Left ventricular ejection fraction
Left ventricular outflow tract
Portal pulsatility index
Renal venous impedance index
- SAPS II:
Simplified acute physiological II score
Sequential organ failure assessment score
Venous Excess Ultrasound Grading System
Claure-Del Granado R, Mehta RL. Fluid overload in the ICU: evaluation and management. BMC Nephrol. 2016;17:109.
Huang AC-C, Lee TY-T, Ko M-C, Huang C-H, Wang T-Y, Lin T-Y, et al. Fluid balance correlates with clinical course of multiple organ dysfunction syndrome and mortality in patients with septic shock. PLoS ONE. 2019;14:e0225423.
Boorsma EM, Ter Maaten JM, Damman K, Dinh W, Gustafsson F, Goldsmith S, et al. Congestion in heart failure: a contemporary look at physiology, diagnosis and treatment. Nat Rev Cardiol. 2020;17:641–55.
Vellinga NA, Ince C, Boerma EC. Elevated central venous pressure is associated with impairment of microcirculatory blood flow in sepsis: a hypothesis generating post hoc analysis. BMC Anesthesiol. 2013;13:17.
de la Espriella-Juan R, Núñez E, Miñana G, Sanchis J, Bayés-Genís A, González J, et al. Intrarenal venous flow in cardiorenal syndrome: a shining light into the darkness. ESC Heart Fail. 2018;5:1173–5.
Laribi S, Mebazaa A. Cardiohepatic syndrome: liver injury in decompensated heart failure. Curr Heart Fail Rep. 2014;11:236–40.
Guinot PG, Abou-Arab O, Longrois D, Dupont H. Right ventricular systolic dysfunction and vena cava dilatation precede alteration of renal function in adult patients undergoing cardiac surgery: an observational study. Eur J Anaesthesiol. 2015;32:535–42.
Guinot P-G, Bahr P-A, Andrei S, Popescu BA, Caruso V, Mertes P-M, et al. Doppler study of portal vein and renal venous velocity predict the appropriate fluid response to diuretic in ICU: a prospective observational echocardiographic evaluation. Crit Care. 2022;26:305.
Deschamps J, Denault A, Galarza L, Rola P, Ledoux-Hutchinson L, Huard K, et al. Venous doppler to assess congestion: a comprehensive review of current evidence and nomenclature. Ultrasound Med Biol. 2023;49:3–17.
Spiegel R, Teeter W, Sullivan S, Tupchong K, Mohammed N, Sutherland M, et al. The use of venous Doppler to predict adverse kidney events in a general ICU cohort. Crit Care. 2020;24:615.
Wiersema R, Kaufmann T, van der Veen HN, de Haas RJ, Franssen CFM, Koeze J, et al. Diagnostic accuracy of arterial and venous renal Doppler assessment for acute kidney injury in critically ill patients: a prospective study. J Crit Care. 2020;59:57–62.
Beaubien-Souligny W, Benkreira A, Robillard P, Bouabdallaoui N, Chassé M, Desjardins G, et al. Alterations in portal vein flow and intrarenal venous flow are associated with acute kidney injury after cardiac surgery: a prospective observational cohort study. J Am Heart Assoc. 2018;7:e009961.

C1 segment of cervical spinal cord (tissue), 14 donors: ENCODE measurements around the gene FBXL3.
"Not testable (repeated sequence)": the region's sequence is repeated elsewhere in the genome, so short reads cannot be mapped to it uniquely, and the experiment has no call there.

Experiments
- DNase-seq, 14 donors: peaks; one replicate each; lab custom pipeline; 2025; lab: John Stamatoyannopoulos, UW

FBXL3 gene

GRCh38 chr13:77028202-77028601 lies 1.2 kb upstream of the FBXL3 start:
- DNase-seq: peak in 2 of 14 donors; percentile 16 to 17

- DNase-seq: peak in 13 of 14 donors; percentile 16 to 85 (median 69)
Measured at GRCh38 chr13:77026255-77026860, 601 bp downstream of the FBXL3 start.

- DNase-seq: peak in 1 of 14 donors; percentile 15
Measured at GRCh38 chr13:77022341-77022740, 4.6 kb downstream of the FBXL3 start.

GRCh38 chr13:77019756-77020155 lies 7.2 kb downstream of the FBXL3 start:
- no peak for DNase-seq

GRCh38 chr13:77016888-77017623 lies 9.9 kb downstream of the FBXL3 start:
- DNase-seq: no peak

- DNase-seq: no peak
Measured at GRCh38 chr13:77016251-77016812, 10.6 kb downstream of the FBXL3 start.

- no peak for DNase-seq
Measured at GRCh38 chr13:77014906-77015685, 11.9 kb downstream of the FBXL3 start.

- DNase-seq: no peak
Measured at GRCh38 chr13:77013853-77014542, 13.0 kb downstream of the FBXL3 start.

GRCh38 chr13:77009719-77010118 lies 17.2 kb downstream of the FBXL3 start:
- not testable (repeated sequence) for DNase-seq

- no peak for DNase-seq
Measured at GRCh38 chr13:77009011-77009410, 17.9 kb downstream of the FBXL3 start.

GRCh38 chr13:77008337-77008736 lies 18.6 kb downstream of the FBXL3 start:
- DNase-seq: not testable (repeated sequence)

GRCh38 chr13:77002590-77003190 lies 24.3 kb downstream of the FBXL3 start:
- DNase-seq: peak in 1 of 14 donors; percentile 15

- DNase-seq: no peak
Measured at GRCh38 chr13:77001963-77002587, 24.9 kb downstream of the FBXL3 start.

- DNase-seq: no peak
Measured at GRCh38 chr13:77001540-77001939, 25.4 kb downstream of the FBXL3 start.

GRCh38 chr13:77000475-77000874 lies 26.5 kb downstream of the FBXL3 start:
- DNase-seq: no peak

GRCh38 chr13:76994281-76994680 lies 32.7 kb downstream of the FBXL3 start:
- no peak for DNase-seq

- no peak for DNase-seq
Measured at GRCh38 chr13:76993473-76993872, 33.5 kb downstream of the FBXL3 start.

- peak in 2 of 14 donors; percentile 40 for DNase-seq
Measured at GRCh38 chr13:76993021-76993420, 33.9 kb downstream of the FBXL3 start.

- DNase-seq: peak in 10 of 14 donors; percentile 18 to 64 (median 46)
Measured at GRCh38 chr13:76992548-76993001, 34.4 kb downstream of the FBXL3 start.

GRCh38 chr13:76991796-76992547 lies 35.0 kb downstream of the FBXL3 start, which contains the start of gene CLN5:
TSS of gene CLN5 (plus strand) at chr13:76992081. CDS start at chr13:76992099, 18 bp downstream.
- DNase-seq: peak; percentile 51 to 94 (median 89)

Beaubien-Souligny W, Rola P, Haycock K, Bouchard J, Lamarche Y, Spiegel R, et al. Quantifying systemic congestion with Point-Of-Care ultrasound: development of the Venous Excess Ultrasound Grading System. Ultrasound J. 2020;12:16.
Menéndez-Suso JJ, Rodríguez-Álvarez D, Sánchez-Martín M. Feasibility and utility of the venous excess ultrasound score to detect and grade central venous pressure elevation in critically ill children. J Ultrasound Med. 2023;42:211–20.
Lang RM, Bierig M, Devereux RB, Flachskampf FA, Foster E, Pellikka PA, et al. Recommendations for chamber quantification: a report from the American Society of Echocardiography’s Guidelines and Standards Committee and the Chamber Quantification Writing Group, developed in conjunction with the European Association of Echocardiography, a branch of the European Society of Cardiology. J Am Soc Echocardiogr. 2005;18:1440–63.
Mitchell C, Rahko PS, Blauwet LA, Canaday B, Finstuen JA, Foster MC, et al. Guidelines for performing a comprehensive transthoracic echocardiographic examination in adults: recommendations from the American Society of Echocardiography. J Am Soc Echocardiogr. 2019;32:1–64.
Huette P, Guinot P-G, Haye G, Moussa MD, Beyls C, Guilbart M, et al. Portal vein pulsatility as a dynamic marker of venous congestion following cardiac surgery: an interventional study using positive end-expiratory pressure. J Clin Med. 2021;10:5810.
Iida N, Seo Y, Sai S, Machino-Ohtsuka T, Yamamoto M, Ishizu T, et al. Clinical implications of intrarenal hemodynamic evaluation by Doppler ultrasonography in heart failure. JACC Heart Fail. 2016;4:674–82.
Kellum JA, Lameire N, KDIGO AKI Guideline Work Group. Diagnosis, evaluation, and management of acute kidney injury: a KDIGO summary (Part 1). Crit Care. 2013;17:204.
Hoste EAJ, Bagshaw SM, Bellomo R, Cely CM, Colman R, Cruz DN, et al. Epidemiology of acute kidney injury in critically ill patients: the multinational AKI-EPI study. Intensive Care Med. 2015;41:1411–23.
Mullens W, Damman K, Harjola V-P, Mebazaa A, Brunner-La Rocca H-P, Martens P, et al. The use of diuretics in heart failure with congestion—a position statement from the Heart Failure Association of the European Society of Cardiology. Eur J Heart Fail. 2019;21:137–55.
Gheorghiade M, Follath F, Ponikowski P, Barsuk JH, Blair JEA, Cleland JG, et al. Assessing and grading congestion in acute heart failure: a scientific statement from the acute heart failure committee of the heart failure association of the European Society of Cardiology and endorsed by the European Society of Intensive Care Medicine. Eur J Heart Fail. 2010;12:423–33.